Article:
Dining

Bella Bistro

Gina’s Bistro is notable for both its food and its namesake chef

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Gina’s Bistro features such Italian classics as conchiglie campagnola.
Photo: Beverly Poppe

Opening a restaurant is a lifelong dream for many new Americans; usually places that represent the cooking of their native lands. Gina Linzi, who came here eight years ago to work as a bus girl at New York-New York’s Il Fornaio, has realized that dream. After a climb to that restaurant’s position of general manager, she struck out on her own to open a comely Italian bistro on the city’s west side. And it’s a real charmer, like Gina herself.

Not that she looks the part of chef. Clad in high heels, with the grace of a supermodel, Gina is a draw in her own right, greeting her customers in a warm, Mediterranean fashion that undoubtedly brings them back as much as what is on the plate. She’s a natural for the restaurant business, one of the most charming hostesses in a city filled with them.

Like many people opening their first restaurants, she’s done so on a budget, so don’t expect the grandiose trappings of a high-end Strip Italian restaurant when you come here. Gina’s is small and charming, furnished simply with postage stamp-sized tables and red-and-white-checkered mats. Walls are adorned with black-and-white photographs of Italian cityscapes, and overhead, a TV set is tuned at all times to an Italian satellite channel.

Most of Gina’s customers speak Italian; the bistro seems to be some sort of de facto social club. And as there is no beer and wine license as yet, any libations other than Panna, San Pellegrino or soft drinks like Aranciata, a bittersweet orange soda from Italy, are going to be strictly BYO, which by the way is perfectly permissible.

Gina is from Molise, a small province in the extreme south of Italy, so cooking tends toward southern Italian as well, meaning hearty red sauces, lots of cheese and bread like nonna, your Italian grandmother, used to make. I like to start any meal here by ordering a bruschetta (pronounce it “brus-ketta,” not “brus-shetta,” as is commonly heard), puffy toast topped with fresh, diced tomatoes, basil, garlic and olive oil. This version is an especially good one, with crisp edges and ripe, sweet tomato-y flavor.

Antipasto all’Italiana is another winner. You’ll get a large platter of thinly sliced prosciutto and ripe tomatoes crowned with bufala mozzarella—also black olive, roasted peppers and hunks of grana, Parmesan cheese from Italy. Eaten with slices of the house country white Italian bread and a touch of extra virgin olive oil, it’s a feast for one and a treat for two.

Look to the specials blackboard for the soup of the day, which could be anything from a homey zuppa di ceci, a rustic garbanzo bean-laced broth, to a more substantial lentil soup.

Hot appetizers include fried calamari served with a side of chunky marinara, or vongole e cozze all’arrabbiata, fresh clams and mussels in the shell, in a spicy tomato bath.

The Details

  • Gina's Bistro

    4226 S. Durango Drive, 341-1800. Mon.-Thu. 11 a.m.-9 p.m.; Fri.-Sat. until 10 p.m.
  • Suggested dishes: bruschetta al pomodoro, $5.95; insalata Nizzarda, $9.25; pappardelle tre bocconi, $12.50; costoletta di maiale alla Milanese, $15.95
  • Gina's Bistro in the Restaurant Guide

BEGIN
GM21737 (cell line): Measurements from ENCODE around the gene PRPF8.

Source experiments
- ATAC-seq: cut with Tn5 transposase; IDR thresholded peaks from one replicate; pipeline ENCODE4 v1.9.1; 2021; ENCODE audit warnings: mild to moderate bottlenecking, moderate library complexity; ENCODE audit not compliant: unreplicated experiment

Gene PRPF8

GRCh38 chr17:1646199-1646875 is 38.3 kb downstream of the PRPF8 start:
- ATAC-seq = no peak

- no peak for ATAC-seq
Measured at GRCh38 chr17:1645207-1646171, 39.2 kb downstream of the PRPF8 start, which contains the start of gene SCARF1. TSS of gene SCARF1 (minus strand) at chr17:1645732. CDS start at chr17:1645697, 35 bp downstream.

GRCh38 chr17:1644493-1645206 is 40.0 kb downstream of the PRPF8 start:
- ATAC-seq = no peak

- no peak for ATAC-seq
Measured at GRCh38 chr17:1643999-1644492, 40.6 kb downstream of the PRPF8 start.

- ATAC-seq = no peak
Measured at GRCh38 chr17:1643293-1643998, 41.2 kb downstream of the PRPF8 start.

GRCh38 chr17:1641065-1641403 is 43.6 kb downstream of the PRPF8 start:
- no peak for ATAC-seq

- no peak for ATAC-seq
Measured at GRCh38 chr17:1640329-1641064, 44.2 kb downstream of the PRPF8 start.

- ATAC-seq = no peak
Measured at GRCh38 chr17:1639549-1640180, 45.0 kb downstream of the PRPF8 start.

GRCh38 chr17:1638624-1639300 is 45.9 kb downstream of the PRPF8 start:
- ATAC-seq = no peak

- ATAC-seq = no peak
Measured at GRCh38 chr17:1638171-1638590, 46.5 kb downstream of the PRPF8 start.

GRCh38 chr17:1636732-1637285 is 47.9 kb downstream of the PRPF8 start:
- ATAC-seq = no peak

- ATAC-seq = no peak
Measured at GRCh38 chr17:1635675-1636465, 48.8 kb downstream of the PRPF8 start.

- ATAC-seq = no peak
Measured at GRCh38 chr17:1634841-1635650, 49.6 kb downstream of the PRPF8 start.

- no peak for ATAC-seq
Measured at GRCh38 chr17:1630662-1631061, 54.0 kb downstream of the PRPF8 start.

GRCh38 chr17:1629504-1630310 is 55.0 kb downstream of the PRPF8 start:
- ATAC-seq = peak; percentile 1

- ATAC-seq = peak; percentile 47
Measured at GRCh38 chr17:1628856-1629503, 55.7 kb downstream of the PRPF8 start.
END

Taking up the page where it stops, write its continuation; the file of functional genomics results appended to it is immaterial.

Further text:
At lunch, the best salad might be insalata Nizzarda, which the French stole and call salade Nicoise. Gina’s take on this dish uses more flaky tuna than the French version, tricked up with hard-boiled eggs, steamed potatoes and lots of green beans, on a bed of greens laced with a tangy vinaigrette. As an option, there is also insalata di spinaci, with Gorgonzola cheese and walnuts.

The heart of the Italian bistro menu are the pastas. One of the best choices is strozzapreti alla Norcina (the colorful name means “strangle the priest,” ostensibly because it was so delicious, he ate it too fast and choked on it). These are oddly shaped, hand-rolled noodles that look almost worm-like, laced with a light tomato cream sauce packed with ground sausage meat and scented with truffles.

Another pasta I recommend here is pappardelle tre bocconi, wide fettucine noodles in a rich, tomato-based sauce stewed with bacon, prosciutto and tiny veal meatballs, sort of a meat lover’s pasta, with apologies to Pizza Hut. Sometimes there is a Kermit-green pesto from Liguria, that blend of pine nuts, cheese, basil and olive oil, that I’ve eaten here on a toothsome risotto from the specials board, and also on fusilli, spiral-shaped noodles.

Gina’s doesn’t get too fancy with secondi, or main courses, sticking to basics such as chicken, pork and the occasional piece of fresh fish. Costoletta di maiale all Milanese is a fancy name for a breaded pork chop, in this case a fairly greaseless version served with a pile of crisp, oven-roasted potatoes and steamed broccoli with a touch of garlic.

Chicken alla Valdostana, a frequent special, is a pan-sautéed, deboned breast, blanketed with an impossibly rich sauce made from cream and fresh mushrooms. The big splurge is zuppa di pesce, mussels, clams, shrimp, calamari and fish in a white wine tomato sauce. I hope you have saved room for dessert.

Because if you have, Gina’s is one of the few local places serving cassata Siciliana, a frozen cream confection made with dried fruits and nuts. There are also profiteroles from Italy, frozen cream puffs topped with chocolate sauce, the most delicious Italian import I can think of—other than Gina herself.

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